The drive north was pretty much rain all through Iowa. About an hour south of the Twin Cities, the sun poked out and I could see the end of the storm to the east of me. That was good because it meant sunshine was headed in the direction of the race venue. I got there with a little over an hour to register, get suited up and do my warm up routine. I spoke with one race director who said the course was slick (especially rocks and roots) due to the .2 inches of rain they had just received in the morning. However, he said the mud was not really sticking to bike tires enough to build up on the frame and that some extra chicken wire had been placed on the wooden bridges and berm to prevent slipping. A quick look of the Citizen class racers going through the course during their race told me it wasn't that muddy out there to be too worried. Yet, it was muddy enough I felt I needed to race the Dos Niner with the tires that had some tread - my Maxxis Aspens. There wasn't time to swap tires or wheels off of my JET 9 (has the Ravens on it) and the Ravens are not mud friendly tires.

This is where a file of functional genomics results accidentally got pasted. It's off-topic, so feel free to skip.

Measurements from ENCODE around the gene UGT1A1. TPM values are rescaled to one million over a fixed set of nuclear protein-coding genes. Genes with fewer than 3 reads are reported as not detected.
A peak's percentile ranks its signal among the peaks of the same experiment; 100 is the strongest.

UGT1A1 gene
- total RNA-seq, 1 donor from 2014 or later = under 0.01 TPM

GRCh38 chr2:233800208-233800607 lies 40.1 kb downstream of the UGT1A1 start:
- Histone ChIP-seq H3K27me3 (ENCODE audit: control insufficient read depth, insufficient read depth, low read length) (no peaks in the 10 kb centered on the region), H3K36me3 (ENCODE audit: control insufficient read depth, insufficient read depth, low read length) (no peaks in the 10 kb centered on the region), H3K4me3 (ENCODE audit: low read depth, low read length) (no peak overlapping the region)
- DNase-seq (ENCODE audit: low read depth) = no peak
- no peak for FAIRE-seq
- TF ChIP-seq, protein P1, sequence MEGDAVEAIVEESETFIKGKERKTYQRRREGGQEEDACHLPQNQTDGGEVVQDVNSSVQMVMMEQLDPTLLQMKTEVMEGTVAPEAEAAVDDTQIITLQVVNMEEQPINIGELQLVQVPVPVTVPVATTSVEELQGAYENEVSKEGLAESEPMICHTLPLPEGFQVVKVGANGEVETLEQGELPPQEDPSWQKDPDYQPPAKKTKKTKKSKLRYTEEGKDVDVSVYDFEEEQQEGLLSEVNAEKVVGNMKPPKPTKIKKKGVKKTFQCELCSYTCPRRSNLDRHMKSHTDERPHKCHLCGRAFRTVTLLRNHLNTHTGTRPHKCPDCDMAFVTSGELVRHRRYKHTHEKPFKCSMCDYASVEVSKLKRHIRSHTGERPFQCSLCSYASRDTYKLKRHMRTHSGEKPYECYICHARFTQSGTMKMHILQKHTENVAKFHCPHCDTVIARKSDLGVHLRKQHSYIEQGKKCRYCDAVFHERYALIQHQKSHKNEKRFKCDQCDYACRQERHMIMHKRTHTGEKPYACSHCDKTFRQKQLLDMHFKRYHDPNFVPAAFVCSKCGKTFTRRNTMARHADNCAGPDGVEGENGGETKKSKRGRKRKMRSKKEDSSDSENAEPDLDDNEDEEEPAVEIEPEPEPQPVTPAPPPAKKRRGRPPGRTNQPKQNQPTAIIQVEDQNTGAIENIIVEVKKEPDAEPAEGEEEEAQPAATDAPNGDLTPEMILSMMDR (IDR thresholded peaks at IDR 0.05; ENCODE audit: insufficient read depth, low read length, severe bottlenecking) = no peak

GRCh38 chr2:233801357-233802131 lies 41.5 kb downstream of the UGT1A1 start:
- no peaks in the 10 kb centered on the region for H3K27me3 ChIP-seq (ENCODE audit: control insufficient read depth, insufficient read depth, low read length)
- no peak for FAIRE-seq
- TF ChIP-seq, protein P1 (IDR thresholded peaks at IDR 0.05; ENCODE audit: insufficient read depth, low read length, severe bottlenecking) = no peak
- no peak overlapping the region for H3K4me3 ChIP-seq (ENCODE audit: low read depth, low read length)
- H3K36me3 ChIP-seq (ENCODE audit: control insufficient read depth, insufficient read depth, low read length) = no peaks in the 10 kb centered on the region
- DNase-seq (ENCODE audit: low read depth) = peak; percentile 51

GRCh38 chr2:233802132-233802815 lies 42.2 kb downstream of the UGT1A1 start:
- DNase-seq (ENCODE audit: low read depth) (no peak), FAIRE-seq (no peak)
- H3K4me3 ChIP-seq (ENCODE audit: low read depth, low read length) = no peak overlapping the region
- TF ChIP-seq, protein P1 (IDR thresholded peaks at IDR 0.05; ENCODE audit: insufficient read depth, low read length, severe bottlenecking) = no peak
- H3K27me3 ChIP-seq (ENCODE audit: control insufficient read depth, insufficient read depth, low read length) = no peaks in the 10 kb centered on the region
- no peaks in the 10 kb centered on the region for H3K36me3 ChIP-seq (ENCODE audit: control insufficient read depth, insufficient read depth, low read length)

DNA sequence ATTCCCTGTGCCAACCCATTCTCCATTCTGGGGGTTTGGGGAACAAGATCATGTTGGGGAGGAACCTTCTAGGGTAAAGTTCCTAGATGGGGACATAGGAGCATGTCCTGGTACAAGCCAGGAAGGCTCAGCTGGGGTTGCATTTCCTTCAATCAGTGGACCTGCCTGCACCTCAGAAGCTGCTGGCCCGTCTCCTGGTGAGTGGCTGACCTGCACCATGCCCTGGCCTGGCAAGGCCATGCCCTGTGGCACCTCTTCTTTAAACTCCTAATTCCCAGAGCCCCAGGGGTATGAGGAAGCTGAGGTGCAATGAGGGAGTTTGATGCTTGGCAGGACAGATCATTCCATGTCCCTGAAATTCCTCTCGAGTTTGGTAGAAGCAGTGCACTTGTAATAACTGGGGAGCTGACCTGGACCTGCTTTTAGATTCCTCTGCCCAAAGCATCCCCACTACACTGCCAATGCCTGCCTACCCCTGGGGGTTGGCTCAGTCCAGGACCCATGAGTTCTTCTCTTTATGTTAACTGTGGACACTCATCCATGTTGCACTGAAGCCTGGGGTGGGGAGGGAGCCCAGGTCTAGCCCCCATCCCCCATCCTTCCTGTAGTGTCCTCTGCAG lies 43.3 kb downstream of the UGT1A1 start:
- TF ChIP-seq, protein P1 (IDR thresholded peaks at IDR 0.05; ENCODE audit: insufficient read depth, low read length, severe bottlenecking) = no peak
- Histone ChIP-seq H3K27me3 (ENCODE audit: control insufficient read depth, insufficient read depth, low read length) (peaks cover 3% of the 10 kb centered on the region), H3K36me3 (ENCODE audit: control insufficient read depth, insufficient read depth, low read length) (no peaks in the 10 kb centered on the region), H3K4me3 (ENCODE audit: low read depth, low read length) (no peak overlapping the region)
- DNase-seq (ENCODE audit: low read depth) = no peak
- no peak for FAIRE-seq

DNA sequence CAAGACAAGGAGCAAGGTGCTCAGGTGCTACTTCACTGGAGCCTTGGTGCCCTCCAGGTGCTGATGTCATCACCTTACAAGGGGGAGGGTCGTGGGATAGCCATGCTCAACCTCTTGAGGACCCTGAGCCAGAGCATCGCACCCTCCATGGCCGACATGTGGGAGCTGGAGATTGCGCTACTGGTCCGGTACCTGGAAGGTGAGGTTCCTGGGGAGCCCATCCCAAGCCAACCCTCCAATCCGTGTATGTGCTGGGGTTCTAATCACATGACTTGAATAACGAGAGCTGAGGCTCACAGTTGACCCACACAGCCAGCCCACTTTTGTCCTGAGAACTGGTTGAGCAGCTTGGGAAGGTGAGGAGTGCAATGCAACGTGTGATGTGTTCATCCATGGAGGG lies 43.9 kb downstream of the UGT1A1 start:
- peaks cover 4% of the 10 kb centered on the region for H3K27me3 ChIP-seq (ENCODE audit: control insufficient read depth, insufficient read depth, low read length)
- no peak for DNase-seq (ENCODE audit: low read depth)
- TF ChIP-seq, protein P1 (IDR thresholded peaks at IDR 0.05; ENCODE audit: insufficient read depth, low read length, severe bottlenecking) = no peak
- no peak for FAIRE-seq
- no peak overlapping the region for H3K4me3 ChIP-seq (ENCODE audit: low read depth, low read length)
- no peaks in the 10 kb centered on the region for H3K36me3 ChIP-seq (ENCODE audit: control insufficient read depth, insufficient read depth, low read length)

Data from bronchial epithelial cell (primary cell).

After a good warm up, I ran into Cam and said hello. He agreed with me that it didn't look like too much mud was on the bikes and mentioned the course was in tip top shape on Saturday. Since I didn't get to pre-ride, he told me outside of the opening climb, it wasn't really a big climbing venue. So I felt comfortable with my bike choice without having ridden the course. I would pay for that in terms of my back and wide handlebars later in the race.